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Economic Charts to Track China’s 14th Five-Year Plan


By Simon Chen  |  March 3, 2021

The year 2021 not only heralded the Year of the Ox on February 12, 2021, in China, it was also the starting year of a new 14th five-year plan (2021 to 2025). This latest five-year plan was drafted at the Fifth Plenary Session of the 19th Central Committee of the Communist Party of China, which concluded in October of last year. The plan is being officially adopted at the “two session” meetings of the National People’s Congress, the country’s legislature, and the top political advisory body, the Chinese People’s Political Consultative Conference, happening the first week of March.

The key theme of the plan is to focus not just on a GDP growth number but to achieve a “moderately developed” Chinese economy by 2035. A new phrase introduced at that meeting is “dual circulation,” defined as putting a primary focus on creating an “internal circulation” of domestic production to consumption, while also maintaining and growing an “external circulation” of importing and exporting goods and services with the rest of the world.

To monitor China’s progress on what is now commonly referred to as the “14-5 plan,” we have created a chartbook divided into four sections:

  1. Growth Measures
  2. Income and Consumption Measures
  3. Trade and Money Supply Measures
  4. Risk Measures

Examples of charts from each of these four sections are detailed below.

Section 1 – Growth Measures

For this section, we will continue to track GDP growth based on the previous five years of quarterly data and forward-looking consensus estimates that FactSet has computed based on analyst projections. The Chinese economy is expected to see strong year-over-year real GDP growth in the first half of 2021 before returning to trend growth.

China GDP Growth Estimates

We will also follow monthly PMI sentiment numbers in this section to get a timelier and more detailed read across the different sectors, e.g., manufacturing vs. services.

Section 2 – Income and Consumption Measures

This section will track the metrics measuring the “internal circulation.” For consumption, we will use the eight spending categories defined by China’s National Bureau of Statistics, not just the amount of absolute money spent, but also the relative share percentage of each category related to the total spent.

As pointed out in a previous Insight post, although overall consumer spending grew by 49% between 2014 to 2019 (8.3% per year), the Health Care and Discretionary categories (official category: Culture, Education, and Recreation Services) increased by 1.7x and 1.3x that five-year rate, respectively. However, in 2020, we saw a reversal in the pattern, with a pick-up spending in Food & Tobacco and Residence. It will be interesting to see if that was just a COVID-induced blip or a more systematic shift.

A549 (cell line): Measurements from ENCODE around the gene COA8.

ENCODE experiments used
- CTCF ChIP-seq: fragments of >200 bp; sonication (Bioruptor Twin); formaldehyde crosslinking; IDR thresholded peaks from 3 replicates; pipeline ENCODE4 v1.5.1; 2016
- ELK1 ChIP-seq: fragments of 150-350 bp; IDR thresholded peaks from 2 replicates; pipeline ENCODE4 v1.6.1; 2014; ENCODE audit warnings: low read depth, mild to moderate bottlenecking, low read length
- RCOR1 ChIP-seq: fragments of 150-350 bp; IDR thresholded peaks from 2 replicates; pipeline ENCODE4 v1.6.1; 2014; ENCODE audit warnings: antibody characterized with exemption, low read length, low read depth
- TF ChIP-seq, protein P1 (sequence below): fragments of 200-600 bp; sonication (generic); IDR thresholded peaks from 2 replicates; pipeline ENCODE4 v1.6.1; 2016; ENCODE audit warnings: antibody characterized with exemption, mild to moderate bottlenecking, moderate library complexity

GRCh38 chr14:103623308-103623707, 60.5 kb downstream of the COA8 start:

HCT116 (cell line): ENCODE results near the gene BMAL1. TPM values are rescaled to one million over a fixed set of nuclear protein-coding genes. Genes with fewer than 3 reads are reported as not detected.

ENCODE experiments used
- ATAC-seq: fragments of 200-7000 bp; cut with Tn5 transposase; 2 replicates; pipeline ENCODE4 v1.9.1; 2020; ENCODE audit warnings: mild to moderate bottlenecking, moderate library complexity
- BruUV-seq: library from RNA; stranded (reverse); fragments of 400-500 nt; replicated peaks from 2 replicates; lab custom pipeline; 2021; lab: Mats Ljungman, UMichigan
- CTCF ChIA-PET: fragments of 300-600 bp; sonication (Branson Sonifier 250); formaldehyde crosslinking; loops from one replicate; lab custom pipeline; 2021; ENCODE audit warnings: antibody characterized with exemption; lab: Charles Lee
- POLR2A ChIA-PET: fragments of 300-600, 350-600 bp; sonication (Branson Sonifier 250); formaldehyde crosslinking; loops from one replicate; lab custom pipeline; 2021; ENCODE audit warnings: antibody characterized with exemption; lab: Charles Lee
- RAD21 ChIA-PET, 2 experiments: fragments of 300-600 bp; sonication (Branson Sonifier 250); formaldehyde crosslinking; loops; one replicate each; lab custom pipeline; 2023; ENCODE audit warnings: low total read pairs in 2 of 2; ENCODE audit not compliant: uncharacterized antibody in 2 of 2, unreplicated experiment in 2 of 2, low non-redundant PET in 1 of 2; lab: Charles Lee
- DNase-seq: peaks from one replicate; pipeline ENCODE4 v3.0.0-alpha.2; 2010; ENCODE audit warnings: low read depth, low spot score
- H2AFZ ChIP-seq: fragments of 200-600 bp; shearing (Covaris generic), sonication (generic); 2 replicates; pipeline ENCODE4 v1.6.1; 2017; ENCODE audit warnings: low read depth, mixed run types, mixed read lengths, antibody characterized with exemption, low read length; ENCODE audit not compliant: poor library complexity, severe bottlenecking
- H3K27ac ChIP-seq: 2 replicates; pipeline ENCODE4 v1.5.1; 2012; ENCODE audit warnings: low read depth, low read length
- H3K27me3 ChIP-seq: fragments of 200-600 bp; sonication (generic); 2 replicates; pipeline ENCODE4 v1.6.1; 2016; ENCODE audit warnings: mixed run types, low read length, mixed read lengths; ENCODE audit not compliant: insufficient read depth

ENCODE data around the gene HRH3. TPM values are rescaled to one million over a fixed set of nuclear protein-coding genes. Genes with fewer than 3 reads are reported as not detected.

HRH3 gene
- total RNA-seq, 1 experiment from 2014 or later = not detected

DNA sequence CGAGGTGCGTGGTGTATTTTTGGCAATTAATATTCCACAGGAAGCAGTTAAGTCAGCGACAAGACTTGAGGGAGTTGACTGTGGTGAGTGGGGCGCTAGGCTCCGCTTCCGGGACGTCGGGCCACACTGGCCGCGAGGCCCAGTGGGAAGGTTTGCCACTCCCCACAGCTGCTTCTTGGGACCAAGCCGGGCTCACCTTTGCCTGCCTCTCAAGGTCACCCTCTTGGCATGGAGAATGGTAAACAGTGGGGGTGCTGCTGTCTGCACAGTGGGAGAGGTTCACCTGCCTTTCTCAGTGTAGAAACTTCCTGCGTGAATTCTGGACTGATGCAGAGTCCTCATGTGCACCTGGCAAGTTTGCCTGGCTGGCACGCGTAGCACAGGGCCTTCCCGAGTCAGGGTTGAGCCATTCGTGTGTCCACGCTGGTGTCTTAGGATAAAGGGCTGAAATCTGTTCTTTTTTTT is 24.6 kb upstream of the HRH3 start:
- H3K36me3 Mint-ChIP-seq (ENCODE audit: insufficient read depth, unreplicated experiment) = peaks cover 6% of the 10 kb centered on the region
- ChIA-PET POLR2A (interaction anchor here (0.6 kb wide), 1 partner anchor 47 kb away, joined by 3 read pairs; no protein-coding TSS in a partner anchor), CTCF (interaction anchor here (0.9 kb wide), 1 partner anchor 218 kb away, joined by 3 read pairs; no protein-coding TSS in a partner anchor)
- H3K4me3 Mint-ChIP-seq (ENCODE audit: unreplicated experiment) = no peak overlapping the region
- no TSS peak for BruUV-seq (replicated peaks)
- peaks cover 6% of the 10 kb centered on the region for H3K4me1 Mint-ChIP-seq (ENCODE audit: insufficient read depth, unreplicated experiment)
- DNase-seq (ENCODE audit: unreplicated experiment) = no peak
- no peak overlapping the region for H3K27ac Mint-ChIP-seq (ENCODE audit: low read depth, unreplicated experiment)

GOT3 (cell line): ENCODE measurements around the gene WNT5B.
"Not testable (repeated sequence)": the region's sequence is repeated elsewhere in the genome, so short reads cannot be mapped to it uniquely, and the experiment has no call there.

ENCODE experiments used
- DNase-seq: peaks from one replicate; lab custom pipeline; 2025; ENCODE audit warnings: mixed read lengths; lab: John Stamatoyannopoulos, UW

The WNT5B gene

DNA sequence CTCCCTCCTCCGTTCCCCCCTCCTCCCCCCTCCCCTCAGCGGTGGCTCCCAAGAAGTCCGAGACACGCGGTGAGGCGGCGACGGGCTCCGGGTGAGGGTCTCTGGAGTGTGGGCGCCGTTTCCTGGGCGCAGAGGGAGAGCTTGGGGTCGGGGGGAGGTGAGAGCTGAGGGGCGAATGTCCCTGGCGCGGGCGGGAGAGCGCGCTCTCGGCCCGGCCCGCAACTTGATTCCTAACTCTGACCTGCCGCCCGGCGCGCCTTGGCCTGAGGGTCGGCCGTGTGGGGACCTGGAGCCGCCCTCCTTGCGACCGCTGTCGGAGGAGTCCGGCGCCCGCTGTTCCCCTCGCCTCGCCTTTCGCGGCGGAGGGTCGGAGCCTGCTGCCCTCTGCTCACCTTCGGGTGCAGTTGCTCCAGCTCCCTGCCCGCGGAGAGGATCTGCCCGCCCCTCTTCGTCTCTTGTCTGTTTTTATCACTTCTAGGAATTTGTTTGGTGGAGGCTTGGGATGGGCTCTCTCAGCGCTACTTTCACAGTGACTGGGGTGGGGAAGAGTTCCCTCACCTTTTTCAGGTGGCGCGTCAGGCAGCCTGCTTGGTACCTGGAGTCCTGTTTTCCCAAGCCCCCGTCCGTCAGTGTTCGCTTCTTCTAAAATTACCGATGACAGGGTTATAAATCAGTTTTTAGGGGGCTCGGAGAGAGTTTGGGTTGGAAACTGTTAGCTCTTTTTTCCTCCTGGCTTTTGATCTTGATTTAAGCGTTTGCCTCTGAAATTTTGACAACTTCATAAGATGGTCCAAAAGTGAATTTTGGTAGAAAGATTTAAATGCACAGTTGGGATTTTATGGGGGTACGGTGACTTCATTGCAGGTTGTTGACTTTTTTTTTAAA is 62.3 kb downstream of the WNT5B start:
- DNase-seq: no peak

China Consumer Survey

Section 3 – Trade and Money Supply Measures

We will use this section to monitor the “external circulation” measures like trade balance and foreign investment and their impact on money supply. For trade balance, China set a 10-year monthly record at the end of 2020 with a $78.17 billion surplus, mainly due to back-to-back monthly export growth rates in November and December averaging nearly 20% compared to the previous year. At the same time, the growth rate for imports has followed a zig-zag pattern since its trough in May 2020 with year-over-year growth averaging less than 6% in the last three months of 2020.

China Foreign Trade

Section 4 – Risk Measures

While many of China’s economic indicators have achieved or surpassed pre-COVID levels, there are a few areas that are still lagging. One area that is closely aligned to another major 14-5 plan goal is the reduction of disparities between urban and rural living standards. Creating job opportunities and reducing the unemployment rate in urban areas are two key areas of focus; currently, neither measure has recovered to its 2019 levels.

China Unemployment Rate

Another challenge that the plan hopes to address is how to nurture the creation and growth of small- and medium-sized enterprises (SMEs), which have contributed to 60% of the GDP and 82% of employment opportunities in China[1]. According to a recent report from Fitch Ratings, 2020 was a tough year for China's SMEs, as they experienced a plunge in business activity due to the COVID-19 pandemic. While the government has responded with a series of supportive policies targeting SMEs, rising interest rates and commodity prices remain a concern. The increase in treasury yields, in the case of the 10-year bond, by 48 basis points (from 2.82% on February 26, 2020, to 3.30% one year later) is certainly worth monitoring.

China Treasury Yield Curve

In addition to employment and credit watch, we are also tracking CPI and PPI in this category to be on the lookout for inflation risk.

These are just some examples of charts that FactSet has created and organized to give our users a more complete picture in assessing China’s economy, from both fulfilling its growth goals and addressing potential risks perspectives. FactSet clients can access our full suite of charts tracking the latest five-year plan via the FactSet workstation.

Sara B. Potter, CFA, also contributed to this article.

[1] UKEssays (November 2018): “Definition of SME in China.”

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Simon Chen

Director, APAC Product Strategy


The information contained in this article is not investment advice. FactSet does not endorse or recommend any investments and assumes no liability for any consequence relating directly or indirectly to any action or inaction taken based on the information contained in this article.